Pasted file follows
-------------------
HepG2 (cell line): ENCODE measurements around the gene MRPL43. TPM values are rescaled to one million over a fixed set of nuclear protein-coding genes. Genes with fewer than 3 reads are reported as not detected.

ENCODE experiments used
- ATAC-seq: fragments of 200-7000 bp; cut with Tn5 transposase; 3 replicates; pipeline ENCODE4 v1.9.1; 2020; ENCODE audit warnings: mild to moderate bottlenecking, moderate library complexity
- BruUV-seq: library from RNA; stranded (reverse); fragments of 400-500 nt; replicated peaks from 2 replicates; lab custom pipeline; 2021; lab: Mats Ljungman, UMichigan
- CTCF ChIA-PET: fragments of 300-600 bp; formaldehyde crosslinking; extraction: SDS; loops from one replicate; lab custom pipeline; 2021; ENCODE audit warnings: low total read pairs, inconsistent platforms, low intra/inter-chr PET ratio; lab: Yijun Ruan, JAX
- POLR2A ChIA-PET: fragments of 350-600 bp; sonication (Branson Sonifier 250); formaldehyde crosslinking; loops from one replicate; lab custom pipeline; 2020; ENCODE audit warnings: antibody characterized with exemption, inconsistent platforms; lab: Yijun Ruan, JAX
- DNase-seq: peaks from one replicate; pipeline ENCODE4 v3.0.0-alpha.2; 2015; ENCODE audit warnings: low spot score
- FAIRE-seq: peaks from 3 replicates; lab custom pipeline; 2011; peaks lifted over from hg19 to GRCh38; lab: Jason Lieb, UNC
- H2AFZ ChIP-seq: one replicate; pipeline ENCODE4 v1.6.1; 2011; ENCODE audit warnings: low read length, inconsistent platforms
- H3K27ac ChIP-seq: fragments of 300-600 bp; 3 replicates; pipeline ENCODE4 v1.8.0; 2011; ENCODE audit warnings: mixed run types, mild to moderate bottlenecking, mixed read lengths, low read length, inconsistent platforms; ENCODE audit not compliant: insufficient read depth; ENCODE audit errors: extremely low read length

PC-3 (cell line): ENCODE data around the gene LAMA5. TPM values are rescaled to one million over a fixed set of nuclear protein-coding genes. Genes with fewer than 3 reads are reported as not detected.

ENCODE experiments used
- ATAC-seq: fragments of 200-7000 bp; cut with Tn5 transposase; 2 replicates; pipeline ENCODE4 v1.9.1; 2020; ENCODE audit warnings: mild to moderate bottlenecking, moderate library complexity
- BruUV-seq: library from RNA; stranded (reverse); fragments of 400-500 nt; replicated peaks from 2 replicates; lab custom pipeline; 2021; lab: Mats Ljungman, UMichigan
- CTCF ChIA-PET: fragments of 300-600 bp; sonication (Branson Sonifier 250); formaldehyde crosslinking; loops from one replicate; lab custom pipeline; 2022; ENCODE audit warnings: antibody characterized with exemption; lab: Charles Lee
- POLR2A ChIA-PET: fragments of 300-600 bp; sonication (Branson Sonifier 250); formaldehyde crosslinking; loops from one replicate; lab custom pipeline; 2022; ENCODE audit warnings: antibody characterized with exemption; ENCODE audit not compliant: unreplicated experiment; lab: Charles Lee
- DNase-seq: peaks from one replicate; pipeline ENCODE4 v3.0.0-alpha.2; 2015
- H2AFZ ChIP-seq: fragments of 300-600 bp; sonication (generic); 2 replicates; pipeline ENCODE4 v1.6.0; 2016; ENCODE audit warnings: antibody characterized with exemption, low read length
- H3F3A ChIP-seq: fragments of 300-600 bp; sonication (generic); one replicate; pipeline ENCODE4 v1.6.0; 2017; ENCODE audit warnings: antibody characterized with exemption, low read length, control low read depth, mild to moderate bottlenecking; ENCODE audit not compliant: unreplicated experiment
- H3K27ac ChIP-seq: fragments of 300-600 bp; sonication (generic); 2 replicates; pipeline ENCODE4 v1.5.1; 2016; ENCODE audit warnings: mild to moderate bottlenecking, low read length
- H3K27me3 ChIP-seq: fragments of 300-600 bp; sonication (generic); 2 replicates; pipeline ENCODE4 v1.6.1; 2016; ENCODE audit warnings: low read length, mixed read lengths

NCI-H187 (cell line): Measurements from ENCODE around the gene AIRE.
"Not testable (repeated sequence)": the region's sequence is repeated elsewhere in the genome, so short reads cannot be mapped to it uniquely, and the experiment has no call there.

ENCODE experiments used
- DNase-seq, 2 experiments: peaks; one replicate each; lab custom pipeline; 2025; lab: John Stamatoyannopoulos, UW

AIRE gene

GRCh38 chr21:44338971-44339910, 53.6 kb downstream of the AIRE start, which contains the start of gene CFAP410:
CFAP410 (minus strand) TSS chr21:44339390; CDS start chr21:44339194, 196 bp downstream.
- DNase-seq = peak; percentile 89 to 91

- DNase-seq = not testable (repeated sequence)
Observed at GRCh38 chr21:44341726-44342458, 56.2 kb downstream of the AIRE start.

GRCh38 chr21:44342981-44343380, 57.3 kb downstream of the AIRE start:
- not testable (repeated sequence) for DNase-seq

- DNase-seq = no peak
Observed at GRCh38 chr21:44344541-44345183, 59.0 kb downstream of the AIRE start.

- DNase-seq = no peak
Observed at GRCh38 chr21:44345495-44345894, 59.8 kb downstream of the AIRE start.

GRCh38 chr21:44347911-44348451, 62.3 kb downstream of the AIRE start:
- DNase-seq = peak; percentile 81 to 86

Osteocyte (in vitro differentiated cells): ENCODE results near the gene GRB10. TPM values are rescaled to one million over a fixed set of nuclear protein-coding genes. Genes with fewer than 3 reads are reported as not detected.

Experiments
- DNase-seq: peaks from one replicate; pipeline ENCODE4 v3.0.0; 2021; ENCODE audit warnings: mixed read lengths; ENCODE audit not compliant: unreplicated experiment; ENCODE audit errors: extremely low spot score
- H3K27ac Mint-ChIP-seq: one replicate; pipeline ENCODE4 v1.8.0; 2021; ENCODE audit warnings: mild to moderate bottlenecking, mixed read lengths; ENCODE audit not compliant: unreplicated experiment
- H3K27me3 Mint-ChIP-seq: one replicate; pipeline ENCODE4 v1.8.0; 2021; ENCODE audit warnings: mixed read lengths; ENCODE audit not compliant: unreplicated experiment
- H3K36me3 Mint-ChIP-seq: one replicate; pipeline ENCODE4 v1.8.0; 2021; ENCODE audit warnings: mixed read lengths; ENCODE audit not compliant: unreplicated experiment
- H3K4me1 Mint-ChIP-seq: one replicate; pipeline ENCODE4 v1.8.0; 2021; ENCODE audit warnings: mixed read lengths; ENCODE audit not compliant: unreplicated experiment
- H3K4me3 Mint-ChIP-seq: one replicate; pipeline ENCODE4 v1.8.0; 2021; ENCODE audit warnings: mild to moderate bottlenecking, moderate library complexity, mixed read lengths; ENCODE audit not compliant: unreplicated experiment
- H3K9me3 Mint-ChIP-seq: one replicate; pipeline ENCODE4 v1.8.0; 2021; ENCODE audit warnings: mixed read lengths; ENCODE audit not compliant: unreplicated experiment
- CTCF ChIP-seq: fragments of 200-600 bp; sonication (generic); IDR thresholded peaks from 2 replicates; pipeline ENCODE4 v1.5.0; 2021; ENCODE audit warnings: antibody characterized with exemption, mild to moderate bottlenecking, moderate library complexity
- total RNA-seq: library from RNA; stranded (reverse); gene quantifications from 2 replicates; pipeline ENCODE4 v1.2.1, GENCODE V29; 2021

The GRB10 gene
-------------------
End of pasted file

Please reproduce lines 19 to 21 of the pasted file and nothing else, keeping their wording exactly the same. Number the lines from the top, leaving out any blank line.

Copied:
- H3F3A ChIP-seq: fragments of 300-600 bp; sonication (generic); one replicate; pipeline ENCODE4 v1.6.0; 2017; ENCODE audit warnings: antibody characterized with exemption, low read length, control low read depth, mild to moderate bottlenecking; ENCODE audit not compliant: unreplicated experiment
- H3K27ac ChIP-seq: fragments of 300-600 bp; sonication (generic); 2 replicates; pipeline ENCODE4 v1.5.1; 2016; ENCODE audit warnings: mild to moderate bottlenecking, low read length
- H3K27me3 ChIP-seq: fragments of 300-600 bp; sonication (generic); 2 replicates; pipeline ENCODE4 v1.6.1; 2016; ENCODE audit warnings: low read length, mixed read lengths